Pursuing an applicative analysis for such agent-less constructions that is consistent with the configuration proposed for ditransitive DDNR above, however, dictates that the possessor—as the DistKey of the transitive expressions—must merge initially in the specifier of the applicative head, in order to yield the distributive relation between the theme (the DistShare) and its possessor/goal. This would produce the following basic configurational template for transitive DDNR with a possessor-goal subject:

(28)
Transitive DDNR with a possessor-goal subject:
[ VoiceP [VP V [ ApplP possesor-goal DistKey [ Appl' Appl RedNum DistShare ]]]]

The theoretical consequence of unifying these analyses is that the subject of non-agentive transitive DDNR must be assumed to be a derived one (i.e. via passivization of the IO; cf. Section 5.2.4), such that we are ostensibly obligated to posit an indirect object passive analysis, an operation which is traditionally assumed to be unavailable in Romance (e.g., Sp. *La mujer fue dada un regalo ‘the woman was given.f a gift’).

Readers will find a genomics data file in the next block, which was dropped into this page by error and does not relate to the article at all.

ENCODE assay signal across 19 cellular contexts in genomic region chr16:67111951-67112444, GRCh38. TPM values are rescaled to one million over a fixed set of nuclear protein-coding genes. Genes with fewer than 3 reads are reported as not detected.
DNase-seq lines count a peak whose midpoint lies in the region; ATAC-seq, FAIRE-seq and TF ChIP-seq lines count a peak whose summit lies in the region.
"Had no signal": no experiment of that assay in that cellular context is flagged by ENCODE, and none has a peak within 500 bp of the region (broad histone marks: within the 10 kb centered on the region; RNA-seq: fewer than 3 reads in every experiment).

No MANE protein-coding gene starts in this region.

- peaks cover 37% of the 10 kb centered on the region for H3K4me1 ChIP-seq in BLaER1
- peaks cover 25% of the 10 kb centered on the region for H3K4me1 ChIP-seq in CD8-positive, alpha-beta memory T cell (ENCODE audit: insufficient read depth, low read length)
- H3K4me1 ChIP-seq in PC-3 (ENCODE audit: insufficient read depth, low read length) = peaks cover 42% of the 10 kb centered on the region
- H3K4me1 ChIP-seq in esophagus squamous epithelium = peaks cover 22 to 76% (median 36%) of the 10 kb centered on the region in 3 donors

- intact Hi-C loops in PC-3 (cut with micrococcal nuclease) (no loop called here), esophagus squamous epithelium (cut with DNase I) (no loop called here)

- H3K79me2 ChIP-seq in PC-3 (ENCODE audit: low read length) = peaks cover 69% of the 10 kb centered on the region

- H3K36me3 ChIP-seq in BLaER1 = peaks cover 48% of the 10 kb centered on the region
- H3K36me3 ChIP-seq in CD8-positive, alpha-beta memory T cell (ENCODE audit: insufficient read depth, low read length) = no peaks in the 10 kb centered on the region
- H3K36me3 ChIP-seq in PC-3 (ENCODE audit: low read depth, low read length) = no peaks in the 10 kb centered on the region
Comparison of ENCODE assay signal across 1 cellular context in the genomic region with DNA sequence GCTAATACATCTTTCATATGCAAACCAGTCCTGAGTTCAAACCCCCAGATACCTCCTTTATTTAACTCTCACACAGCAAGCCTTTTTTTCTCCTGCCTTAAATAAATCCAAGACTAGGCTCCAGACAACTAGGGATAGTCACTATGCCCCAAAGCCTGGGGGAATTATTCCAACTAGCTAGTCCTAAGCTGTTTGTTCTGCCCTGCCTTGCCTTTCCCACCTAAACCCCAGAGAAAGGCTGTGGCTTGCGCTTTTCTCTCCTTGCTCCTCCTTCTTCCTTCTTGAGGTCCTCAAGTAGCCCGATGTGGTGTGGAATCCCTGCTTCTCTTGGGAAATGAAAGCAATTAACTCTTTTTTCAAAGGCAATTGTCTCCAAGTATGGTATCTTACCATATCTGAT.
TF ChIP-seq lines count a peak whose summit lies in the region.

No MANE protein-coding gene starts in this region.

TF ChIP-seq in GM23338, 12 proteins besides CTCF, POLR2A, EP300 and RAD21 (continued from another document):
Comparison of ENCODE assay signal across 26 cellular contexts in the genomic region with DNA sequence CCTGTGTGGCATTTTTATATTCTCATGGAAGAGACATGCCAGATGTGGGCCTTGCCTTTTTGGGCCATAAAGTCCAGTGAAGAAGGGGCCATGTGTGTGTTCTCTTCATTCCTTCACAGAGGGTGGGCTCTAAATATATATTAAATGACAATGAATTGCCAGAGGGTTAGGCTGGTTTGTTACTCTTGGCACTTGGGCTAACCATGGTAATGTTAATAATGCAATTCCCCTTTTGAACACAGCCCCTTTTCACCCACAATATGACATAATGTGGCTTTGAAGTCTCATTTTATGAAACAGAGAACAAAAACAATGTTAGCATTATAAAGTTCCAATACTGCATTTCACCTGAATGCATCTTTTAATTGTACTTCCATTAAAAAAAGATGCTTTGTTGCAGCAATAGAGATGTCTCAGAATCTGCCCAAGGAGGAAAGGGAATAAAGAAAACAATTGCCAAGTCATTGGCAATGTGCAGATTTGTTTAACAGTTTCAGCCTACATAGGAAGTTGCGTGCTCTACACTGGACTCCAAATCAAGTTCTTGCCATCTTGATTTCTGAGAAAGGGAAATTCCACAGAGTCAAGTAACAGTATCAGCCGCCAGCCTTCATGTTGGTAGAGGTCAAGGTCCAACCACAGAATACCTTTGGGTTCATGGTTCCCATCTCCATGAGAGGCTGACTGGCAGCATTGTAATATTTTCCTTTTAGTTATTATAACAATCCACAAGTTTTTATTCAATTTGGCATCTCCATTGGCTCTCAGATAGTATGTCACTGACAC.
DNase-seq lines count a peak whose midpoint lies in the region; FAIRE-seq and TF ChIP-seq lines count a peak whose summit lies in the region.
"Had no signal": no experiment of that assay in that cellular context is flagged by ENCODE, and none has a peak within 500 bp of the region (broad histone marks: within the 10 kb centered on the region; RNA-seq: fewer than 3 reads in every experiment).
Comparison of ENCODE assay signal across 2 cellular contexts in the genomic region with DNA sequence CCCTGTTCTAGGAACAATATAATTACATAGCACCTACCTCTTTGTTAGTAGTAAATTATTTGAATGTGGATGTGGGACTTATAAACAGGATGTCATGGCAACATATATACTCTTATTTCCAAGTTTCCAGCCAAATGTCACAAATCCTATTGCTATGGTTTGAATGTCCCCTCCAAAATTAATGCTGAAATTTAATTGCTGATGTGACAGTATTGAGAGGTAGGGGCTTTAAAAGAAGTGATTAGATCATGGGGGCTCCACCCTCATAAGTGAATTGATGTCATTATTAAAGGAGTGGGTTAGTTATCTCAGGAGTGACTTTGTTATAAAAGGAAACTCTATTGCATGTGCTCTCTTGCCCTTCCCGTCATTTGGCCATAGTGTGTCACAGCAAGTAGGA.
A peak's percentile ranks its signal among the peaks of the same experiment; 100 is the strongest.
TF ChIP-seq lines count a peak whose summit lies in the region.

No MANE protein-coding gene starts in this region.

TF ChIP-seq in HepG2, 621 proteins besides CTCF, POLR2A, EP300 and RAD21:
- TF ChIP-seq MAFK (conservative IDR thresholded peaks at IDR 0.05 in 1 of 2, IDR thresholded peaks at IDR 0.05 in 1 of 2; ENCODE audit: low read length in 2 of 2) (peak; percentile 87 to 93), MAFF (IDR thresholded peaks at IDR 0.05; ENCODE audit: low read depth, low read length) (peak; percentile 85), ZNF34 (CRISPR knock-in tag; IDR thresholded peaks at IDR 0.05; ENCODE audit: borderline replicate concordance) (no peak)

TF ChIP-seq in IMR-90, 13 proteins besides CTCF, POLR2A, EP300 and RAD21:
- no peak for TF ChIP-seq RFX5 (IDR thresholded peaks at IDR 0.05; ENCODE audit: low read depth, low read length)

I nonetheless argue that there is both theoretical and empirical precedent for the derived subject analysis. In the next subsections, I outline how an applicative treatment can be extended to the remaining subtypes of DDNR. Anticipating the exposition of the full analysis, the base configuration for each of the major subtypes of DDNR outlined is as follows:

(29)
Type 1: Ditransitive DDNR (subject as agent):
[ VoiceP agent [ vP v cause [ P [ LowApplP goal DistKey [ LowAppl' LowAppl to RedNum DistShare ]]]]]
(30)
Type 2: Transitive change of possession (subject as goal):
[ VoiceP [ vP v cause [ P [ LowApplP goal DistKey [ LowAppl' LowAppl to RedNum DistShare ]]]]]
(31)
Type 3: Static possession (subject as possessor):
[ VoiceP [ vP v be/ v cause [ P [ LowApplP possessor DistKey [ LowAppl' LowAppl at RedNum DistShare ]]]]]

The explanatory power of the applicative analysis will be further demonstrated in the final subsections of the discussion, in which I will show how an applicative treatment can be successfully extended to account for the syntactic and semantic properties of the ostensible ‘outlier’ tokens of DDNR with a RedNum subject; namely, passive structures in West Iberian Medieval Latin, and unaccusative DDNR in the Romance-Hebrew Bible translations. In the latter unaccusative constructions, I will argue that the eventive distributive interpretation of these tokens can be configurationally captured by assuming the applicative layer merges above (rather than below, as in other cases of Old Ibero-Romance DDNR) the vP layer, yielding the distributive relation between the RedNum and the event itself.

5.2.2 Derived Subjects